by Denis Giron al-Kaafir al-Akbar
AKA Mushrik Bin Giron al-Murtad al-Amriki
Nadir Ahmed, webmaster of the Examine the Truth website, has begun to make a name for himself amongst Muslims. He has done so primarily through audio debates with non-Muslims who dare to question the veracity of the true deen. However, while his popularlity continues to grow, many question his ability to construct a cogent argument. This article will take a general look at Nadir's debating methodology. Over the course of this article, readers should ask themselves what, if anything, this tells us about the intellectual calibre of those Muslims who are part of Nadir's fan base.
It should be noted that the goal of this article is not to deride or degrade Nadir. I myself have debated Nadir in the past, have had many phone conversations with him over the last year, and have great respect for him. Nonetheless, because I (along with many others) have serious misgivings about the validity (much less the soundness!) of Nadir's arguments, I am perplexed by the growing number of Muslims who believe his efforts to demonstrate the veracity of Islam have been successful. So this article will, with all due respect to Nadir, take a look at various instances of what has become a common occurrence: Nadir putting forth a bad argument and then proclaiming it a victory.
The Challenge of Dr. Ali Sina
The motivation to write this article was first sparked while visiting the faithfreedom.COM website, which has been set up for the precise mission of rebutting the claims leveled against Islam by Dr. Ali Sina's site of a similar domain name: faithfreedom.ORG. While visiting the site's section devoted specifically to Dr. Sina, I noticed that the first link is to Nadir's article Ali Sina of faithfreedom.org on the run!!, with follow-up comments reading simply "Well done Brother Nadir!" The web master of this site, like many Muslims on the net, apparently believes that Nadir has met Sina's challenge to disprove the litany of accusations he has raised against Muhammad.
Now, the goal of this article is not to offer support for Dr. Sina's attempt to malign the character of the founder of Islam. However, this issue is brought up in order to serve as one of many examples of Nadir's poor understanding of what constitutes "proof". Many Muslims on the net agree that Nadir has "proven" that Dr. Sina is a liar. The claim is that Nadir demonstrated one of Dr. Sina's charges against Muhammad to be false, yet Dr. Sina has failed to keep his alleged promise to dismantle his site if any Muslim was ever successful at doing such. We should, therefore, examine Nadir's claim.
Dr. Sina made the dubious assertion that Muhammad burned all the books that were in the possession of the pre-Islamic Arab populace. Nadir simply responded by calling Dr. Sina a liar and then demanded that he take down his site, as allegedly promised. First, it seems fairly clear that Nadir misunderstood the challenge put forth by Dr. Sina. The challenge was to refute the general picture painted by Dr. Sina, not any single claim. Of course, this is a minor point, by virtue of the fact that the challenge was somewhat vague (Dr. Sina has since employed more precise language).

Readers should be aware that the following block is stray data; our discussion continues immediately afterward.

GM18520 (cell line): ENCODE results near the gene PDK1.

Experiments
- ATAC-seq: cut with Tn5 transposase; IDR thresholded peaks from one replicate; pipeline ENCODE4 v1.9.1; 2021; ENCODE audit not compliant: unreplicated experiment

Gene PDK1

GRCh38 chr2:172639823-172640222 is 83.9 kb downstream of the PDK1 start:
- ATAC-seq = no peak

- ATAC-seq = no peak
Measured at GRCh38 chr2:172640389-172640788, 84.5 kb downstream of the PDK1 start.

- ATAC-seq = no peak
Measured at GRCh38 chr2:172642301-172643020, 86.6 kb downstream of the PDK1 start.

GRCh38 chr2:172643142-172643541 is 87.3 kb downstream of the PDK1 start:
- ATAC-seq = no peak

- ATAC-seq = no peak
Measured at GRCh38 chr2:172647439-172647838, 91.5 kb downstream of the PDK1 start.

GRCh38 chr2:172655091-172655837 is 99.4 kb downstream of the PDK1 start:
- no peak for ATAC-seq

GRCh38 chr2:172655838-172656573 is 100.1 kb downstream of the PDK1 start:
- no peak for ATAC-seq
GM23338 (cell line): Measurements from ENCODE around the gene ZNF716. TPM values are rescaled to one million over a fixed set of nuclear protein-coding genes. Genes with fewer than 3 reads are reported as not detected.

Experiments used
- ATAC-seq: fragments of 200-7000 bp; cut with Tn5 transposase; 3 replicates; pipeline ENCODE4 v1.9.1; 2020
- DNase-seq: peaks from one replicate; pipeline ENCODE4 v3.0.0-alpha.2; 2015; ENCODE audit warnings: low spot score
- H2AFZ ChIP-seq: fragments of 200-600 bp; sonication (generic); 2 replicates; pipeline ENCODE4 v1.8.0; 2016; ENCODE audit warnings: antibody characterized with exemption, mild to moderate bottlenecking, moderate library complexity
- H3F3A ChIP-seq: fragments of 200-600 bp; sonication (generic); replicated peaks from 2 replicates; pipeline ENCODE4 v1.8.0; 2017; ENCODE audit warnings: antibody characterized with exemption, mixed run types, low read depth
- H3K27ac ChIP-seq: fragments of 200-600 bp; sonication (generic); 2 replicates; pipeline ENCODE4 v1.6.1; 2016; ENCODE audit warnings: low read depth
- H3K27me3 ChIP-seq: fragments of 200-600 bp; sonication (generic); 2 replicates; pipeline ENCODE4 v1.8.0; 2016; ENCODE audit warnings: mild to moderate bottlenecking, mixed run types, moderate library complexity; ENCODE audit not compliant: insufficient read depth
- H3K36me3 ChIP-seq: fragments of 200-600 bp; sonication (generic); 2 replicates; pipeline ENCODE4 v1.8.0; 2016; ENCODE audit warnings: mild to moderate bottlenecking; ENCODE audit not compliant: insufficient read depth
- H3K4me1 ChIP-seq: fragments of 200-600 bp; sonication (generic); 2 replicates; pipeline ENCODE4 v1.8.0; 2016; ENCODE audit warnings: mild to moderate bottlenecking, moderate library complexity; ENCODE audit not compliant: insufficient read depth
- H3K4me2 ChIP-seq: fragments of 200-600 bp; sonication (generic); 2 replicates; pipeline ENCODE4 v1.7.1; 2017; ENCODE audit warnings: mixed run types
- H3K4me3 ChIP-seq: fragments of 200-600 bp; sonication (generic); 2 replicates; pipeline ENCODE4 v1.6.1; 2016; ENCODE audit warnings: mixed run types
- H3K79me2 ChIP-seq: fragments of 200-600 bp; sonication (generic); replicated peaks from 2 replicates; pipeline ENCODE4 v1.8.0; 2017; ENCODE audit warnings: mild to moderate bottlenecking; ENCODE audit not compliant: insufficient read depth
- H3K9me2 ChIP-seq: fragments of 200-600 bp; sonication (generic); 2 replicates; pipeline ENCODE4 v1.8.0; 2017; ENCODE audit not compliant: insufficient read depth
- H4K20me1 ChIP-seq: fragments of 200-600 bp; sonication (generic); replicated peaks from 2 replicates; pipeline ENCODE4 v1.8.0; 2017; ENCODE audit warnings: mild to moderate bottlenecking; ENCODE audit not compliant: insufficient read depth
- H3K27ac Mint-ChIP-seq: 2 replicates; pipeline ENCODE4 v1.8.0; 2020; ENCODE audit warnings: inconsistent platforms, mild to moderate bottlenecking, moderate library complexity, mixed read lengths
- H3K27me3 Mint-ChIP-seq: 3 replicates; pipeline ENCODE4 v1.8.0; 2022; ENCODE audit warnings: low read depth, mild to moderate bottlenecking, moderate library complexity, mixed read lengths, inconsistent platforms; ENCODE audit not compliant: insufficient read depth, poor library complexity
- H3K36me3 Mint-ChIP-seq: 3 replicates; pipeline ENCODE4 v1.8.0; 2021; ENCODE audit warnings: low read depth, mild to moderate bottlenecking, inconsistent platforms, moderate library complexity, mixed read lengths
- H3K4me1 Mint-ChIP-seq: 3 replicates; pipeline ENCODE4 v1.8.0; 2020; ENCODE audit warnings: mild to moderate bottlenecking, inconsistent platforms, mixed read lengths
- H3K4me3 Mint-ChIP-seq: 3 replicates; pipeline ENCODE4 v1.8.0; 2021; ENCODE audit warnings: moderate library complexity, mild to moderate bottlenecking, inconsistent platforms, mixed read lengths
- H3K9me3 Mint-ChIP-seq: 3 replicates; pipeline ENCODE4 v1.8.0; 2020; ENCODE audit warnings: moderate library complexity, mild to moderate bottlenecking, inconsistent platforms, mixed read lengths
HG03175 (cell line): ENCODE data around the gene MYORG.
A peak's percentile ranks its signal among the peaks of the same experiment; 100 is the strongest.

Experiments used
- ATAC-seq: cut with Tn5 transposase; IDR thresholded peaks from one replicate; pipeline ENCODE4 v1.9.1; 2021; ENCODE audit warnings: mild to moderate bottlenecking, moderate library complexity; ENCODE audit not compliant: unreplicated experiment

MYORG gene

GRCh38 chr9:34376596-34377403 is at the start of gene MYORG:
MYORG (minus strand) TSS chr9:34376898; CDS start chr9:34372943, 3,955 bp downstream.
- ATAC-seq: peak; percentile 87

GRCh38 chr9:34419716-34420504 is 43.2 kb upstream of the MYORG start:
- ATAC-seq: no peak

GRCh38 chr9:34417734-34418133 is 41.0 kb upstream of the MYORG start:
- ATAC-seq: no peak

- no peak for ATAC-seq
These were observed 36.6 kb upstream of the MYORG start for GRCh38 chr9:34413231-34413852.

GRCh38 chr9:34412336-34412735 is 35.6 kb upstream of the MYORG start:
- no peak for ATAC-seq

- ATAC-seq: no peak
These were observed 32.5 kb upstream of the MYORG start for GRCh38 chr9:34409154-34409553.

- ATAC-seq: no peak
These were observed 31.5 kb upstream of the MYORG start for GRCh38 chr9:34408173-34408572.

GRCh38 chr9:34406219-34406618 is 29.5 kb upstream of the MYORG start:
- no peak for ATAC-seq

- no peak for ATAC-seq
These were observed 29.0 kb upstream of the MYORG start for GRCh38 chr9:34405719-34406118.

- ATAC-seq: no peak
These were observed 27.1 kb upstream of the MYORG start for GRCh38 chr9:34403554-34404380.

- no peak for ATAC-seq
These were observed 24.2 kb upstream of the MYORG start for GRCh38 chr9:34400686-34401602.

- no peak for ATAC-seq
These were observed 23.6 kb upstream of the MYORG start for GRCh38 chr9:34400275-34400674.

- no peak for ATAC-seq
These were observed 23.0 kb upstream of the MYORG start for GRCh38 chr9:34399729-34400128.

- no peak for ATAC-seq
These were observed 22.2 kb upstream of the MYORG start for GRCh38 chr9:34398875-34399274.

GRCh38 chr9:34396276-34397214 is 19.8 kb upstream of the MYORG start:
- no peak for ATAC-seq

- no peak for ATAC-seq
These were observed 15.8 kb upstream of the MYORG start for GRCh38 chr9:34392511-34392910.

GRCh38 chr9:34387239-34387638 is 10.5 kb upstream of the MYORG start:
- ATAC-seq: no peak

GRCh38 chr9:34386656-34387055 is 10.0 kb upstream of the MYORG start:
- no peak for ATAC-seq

The real problem is the fact that a more thorough analysis will result in the conclusion that, even if one were to put Nadir's misunderstanding aside for a moment, he still failed to meet the challenge. In other words, if we assume, for the sake of argument, that the challenge was to take the site down if a single claim about Muhammad was proven wrong, one can still not conclude that Nadir met the challenge. What actually happened was Dr. Sina made a claim that Muhammad burned books. Nadir asserted that this is a lie, and then claimed victory. I, like Nadir, question the truth of Dr. Sina's claim. Also, I agree with Nadir that evidence was not presented (i.e. no scholarly source was cited to back this claim up). Does this mean the claim has been disproven? Absolutely not! The challenge, under Nadir's understanding, was to prove a single claim wrong. Nadir has not met this reinterpreted challenge simply by demanding evidence and resorting to ad-hominem attack. The fact that Nadir and his supporters do not see the glaring logical problems present is rather telling.
Unfortunately, many of Nadir's arguments exhibit a poor understanding of what constitutes evidence and proof. I first noticed this in February of 2003 when Nadir offered an article on "the miracle of Zam Zam water" as evidence that "the Qur'an contains statements which agree with modern science". I attempted to explain to Nadir the numerous problems with this piece of "evidence". First, the article simply makes a number of assertions without offering any evidence. Surely there are many sites on the net talking about the healing powers of water drawn from holy rivers, blessed by holy men, et cetera. Second, I was not even aware of Zam Zam water being mentioned in the Qur'an, thus it was far from clear how this served as evidence that the Qur'an contained "scientific miracles". Third, even if Zam Zam did contain miraculous water, this does not mean the religion of the people in controll of it was true (otherwise we would have to conclude that when the pre-Islamic polytheist Arabs had control of Zam Zam, their religion was true as well). This seemed like a clear enough explanation, but Nadir simply responded with the following (before dropping the subject entirely):